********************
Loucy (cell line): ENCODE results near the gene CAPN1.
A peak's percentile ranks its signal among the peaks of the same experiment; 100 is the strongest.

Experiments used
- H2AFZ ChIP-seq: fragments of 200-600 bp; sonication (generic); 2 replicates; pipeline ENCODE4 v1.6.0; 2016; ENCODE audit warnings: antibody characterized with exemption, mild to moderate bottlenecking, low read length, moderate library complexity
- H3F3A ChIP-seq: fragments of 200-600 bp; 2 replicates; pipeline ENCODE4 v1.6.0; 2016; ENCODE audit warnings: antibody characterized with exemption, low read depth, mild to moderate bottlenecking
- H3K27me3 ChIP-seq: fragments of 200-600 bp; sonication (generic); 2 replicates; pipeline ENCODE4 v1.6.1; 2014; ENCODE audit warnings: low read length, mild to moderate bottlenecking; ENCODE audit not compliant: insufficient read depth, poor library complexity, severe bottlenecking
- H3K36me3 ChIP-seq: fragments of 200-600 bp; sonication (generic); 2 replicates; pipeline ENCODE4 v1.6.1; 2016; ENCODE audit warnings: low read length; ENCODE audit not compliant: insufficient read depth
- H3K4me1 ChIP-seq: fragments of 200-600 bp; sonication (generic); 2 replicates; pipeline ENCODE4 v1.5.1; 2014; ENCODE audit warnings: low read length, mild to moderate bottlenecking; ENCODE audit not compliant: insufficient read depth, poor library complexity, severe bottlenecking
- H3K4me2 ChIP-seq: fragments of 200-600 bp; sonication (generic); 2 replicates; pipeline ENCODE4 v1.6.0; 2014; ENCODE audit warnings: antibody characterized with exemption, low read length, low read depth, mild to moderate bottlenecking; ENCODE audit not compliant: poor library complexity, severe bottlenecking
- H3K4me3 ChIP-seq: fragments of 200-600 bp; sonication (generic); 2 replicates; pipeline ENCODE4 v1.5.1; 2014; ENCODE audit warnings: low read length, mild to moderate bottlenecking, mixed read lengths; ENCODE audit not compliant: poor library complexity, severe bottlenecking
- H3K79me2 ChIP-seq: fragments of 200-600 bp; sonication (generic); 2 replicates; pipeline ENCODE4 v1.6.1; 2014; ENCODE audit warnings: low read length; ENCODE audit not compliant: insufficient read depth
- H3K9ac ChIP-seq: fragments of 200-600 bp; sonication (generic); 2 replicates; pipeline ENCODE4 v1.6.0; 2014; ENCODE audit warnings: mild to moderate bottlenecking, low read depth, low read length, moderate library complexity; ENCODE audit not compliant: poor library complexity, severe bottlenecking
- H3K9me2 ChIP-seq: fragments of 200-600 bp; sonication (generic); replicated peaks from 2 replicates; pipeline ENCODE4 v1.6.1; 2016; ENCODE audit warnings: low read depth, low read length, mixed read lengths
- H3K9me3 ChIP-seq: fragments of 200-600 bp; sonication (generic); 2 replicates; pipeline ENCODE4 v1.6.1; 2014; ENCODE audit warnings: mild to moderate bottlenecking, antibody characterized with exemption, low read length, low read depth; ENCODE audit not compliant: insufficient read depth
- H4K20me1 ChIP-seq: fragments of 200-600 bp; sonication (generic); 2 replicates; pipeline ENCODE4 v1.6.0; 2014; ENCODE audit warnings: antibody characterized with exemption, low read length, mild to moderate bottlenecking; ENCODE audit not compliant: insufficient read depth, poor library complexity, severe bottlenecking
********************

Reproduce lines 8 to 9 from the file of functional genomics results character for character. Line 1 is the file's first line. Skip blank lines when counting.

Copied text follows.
- H3K4me1 ChIP-seq: fragments of 200-600 bp; sonication (generic); 2 replicates; pipeline ENCODE4 v1.5.1; 2014; ENCODE audit warnings: low read length, mild to moderate bottlenecking; ENCODE audit not compliant: insufficient read depth, poor library complexity, severe bottlenecking
- H3K4me2 ChIP-seq: fragments of 200-600 bp; sonication (generic); 2 replicates; pipeline ENCODE4 v1.6.0; 2014; ENCODE audit warnings: antibody characterized with exemption, low read length, low read depth, mild to moderate bottlenecking; ENCODE audit not compliant: poor library complexity, severe bottlenecking